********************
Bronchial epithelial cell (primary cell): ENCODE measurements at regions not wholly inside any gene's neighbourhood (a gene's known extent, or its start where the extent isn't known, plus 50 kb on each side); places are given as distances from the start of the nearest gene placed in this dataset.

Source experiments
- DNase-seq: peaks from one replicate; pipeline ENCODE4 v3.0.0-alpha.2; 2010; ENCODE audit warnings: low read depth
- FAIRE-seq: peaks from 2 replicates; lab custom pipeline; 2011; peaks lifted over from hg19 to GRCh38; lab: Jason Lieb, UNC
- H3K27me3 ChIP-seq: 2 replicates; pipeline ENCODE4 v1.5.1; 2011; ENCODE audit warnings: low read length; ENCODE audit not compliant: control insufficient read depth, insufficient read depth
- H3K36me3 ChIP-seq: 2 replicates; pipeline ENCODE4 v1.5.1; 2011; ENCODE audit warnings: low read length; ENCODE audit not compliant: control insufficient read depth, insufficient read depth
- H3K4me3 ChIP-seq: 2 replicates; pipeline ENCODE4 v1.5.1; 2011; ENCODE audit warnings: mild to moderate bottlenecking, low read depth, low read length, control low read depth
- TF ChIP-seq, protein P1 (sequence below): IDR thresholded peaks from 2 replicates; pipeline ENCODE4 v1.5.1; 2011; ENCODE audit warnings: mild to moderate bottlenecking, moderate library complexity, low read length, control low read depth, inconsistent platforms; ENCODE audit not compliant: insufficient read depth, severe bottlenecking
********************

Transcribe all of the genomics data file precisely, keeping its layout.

Bronchial epithelial cell (primary cell): ENCODE measurements at regions not wholly inside any gene's neighbourhood (a gene's known extent, or its start where the extent isn't known, plus 50 kb on each side); places are given as distances from the start of the nearest gene placed in this dataset.

Source experiments
- DNase-seq: peaks from one replicate; pipeline ENCODE4 v3.0.0-alpha.2; 2010; ENCODE audit warnings: low read depth
- FAIRE-seq: peaks from 2 replicates; lab custom pipeline; 2011; peaks lifted over from hg19 to GRCh38; lab: Jason Lieb, UNC
- H3K27me3 ChIP-seq: 2 replicates; pipeline ENCODE4 v1.5.1; 2011; ENCODE audit warnings: low read length; ENCODE audit not compliant: control insufficient read depth, insufficient read depth
- H3K36me3 ChIP-seq: 2 replicates; pipeline ENCODE4 v1.5.1; 2011; ENCODE audit warnings: low read length; ENCODE audit not compliant: control insufficient read depth, insufficient read depth
- H3K4me3 ChIP-seq: 2 replicates; pipeline ENCODE4 v1.5.1; 2011; ENCODE audit warnings: mild to moderate bottlenecking, low read depth, low read length, control low read depth
- TF ChIP-seq, protein P1 (sequence below): IDR thresholded peaks from 2 replicates; pipeline ENCODE4 v1.5.1; 2011; ENCODE audit warnings: mild to moderate bottlenecking, moderate library complexity, low read length, control low read depth, inconsistent platforms; ENCODE audit not compliant: insufficient read depth, severe bottlenecking